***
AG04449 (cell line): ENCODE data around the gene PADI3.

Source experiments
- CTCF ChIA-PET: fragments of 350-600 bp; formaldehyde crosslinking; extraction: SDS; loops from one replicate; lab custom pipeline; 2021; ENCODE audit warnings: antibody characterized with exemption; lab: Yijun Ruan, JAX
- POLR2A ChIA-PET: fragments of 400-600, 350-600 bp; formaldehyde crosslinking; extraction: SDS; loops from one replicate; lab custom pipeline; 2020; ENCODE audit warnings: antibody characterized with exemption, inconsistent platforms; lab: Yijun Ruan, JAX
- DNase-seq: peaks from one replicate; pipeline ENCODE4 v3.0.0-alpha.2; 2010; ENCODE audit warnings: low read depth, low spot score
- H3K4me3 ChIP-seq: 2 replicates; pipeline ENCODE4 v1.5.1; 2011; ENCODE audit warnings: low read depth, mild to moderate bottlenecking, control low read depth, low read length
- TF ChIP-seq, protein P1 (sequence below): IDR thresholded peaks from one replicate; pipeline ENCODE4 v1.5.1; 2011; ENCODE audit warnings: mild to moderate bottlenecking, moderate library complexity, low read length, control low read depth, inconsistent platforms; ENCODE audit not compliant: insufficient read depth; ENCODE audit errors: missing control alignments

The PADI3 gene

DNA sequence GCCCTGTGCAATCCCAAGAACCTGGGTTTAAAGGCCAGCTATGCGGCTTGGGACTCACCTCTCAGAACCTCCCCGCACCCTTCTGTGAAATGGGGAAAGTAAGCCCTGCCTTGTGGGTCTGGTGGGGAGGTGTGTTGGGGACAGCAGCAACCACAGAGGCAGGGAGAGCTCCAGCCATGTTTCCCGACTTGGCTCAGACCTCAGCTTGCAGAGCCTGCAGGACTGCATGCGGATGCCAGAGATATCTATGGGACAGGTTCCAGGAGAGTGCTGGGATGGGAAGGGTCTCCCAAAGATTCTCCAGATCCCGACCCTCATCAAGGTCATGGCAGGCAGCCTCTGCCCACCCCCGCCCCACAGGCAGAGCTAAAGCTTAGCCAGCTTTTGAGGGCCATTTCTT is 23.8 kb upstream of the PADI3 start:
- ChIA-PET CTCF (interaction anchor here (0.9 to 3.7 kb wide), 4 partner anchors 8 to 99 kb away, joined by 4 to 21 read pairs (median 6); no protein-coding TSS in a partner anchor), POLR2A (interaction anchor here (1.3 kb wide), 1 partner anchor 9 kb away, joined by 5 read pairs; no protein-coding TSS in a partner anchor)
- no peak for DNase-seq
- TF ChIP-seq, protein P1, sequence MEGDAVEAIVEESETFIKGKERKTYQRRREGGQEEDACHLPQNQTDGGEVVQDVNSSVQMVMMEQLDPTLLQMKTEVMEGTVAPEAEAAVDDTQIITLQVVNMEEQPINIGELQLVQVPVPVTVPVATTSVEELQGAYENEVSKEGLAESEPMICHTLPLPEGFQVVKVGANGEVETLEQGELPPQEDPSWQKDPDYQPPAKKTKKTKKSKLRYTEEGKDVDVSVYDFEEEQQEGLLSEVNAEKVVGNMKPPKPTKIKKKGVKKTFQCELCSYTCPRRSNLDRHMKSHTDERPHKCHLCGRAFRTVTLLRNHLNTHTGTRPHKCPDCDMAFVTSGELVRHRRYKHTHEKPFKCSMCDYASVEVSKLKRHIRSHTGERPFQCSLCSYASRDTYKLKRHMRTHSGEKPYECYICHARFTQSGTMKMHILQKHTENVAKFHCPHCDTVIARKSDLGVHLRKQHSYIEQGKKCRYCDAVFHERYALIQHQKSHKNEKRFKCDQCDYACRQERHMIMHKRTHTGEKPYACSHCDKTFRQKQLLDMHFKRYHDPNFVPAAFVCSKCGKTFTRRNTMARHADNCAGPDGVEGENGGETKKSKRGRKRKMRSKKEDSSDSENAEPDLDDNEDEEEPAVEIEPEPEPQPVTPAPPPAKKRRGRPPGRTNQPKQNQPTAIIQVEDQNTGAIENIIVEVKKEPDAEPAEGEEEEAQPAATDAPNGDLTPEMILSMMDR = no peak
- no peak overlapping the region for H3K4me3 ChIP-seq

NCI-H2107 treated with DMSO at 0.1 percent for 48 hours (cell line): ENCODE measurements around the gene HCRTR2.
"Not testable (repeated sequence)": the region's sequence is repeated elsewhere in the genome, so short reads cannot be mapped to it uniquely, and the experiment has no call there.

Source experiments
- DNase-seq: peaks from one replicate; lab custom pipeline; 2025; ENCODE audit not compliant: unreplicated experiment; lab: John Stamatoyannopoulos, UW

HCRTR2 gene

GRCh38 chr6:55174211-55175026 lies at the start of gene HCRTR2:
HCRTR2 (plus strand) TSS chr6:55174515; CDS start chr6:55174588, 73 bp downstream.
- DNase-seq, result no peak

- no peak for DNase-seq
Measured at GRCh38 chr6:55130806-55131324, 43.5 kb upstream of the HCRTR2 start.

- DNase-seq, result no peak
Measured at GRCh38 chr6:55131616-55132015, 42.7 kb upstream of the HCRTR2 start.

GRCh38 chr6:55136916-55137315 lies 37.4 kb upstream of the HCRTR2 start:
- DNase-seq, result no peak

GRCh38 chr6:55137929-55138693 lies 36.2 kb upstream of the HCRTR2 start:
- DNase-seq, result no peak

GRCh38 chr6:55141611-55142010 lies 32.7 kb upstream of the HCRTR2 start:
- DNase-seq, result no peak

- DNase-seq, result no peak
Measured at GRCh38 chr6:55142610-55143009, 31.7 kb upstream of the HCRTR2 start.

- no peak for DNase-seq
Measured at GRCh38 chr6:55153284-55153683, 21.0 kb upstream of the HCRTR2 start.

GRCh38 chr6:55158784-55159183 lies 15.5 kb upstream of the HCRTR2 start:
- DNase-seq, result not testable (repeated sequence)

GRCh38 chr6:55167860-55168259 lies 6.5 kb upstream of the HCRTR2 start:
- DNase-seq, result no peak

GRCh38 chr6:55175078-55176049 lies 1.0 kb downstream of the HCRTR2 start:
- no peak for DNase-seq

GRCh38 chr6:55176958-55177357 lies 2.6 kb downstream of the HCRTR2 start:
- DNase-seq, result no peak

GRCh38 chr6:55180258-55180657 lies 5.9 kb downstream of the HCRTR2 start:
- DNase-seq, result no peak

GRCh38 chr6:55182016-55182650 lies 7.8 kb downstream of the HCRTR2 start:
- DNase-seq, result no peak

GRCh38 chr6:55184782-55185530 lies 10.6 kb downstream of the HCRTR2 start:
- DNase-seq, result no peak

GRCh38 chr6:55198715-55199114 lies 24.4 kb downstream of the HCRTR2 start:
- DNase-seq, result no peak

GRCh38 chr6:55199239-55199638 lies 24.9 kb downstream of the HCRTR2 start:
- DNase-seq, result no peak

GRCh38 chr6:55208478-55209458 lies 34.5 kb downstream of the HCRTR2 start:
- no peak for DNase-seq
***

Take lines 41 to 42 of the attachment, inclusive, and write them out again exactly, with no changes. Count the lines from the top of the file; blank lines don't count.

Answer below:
- no peak for DNase-seq

GRCh38 chr6:55176958-55177357 lies 2.6 kb downstream of the HCRTR2 start: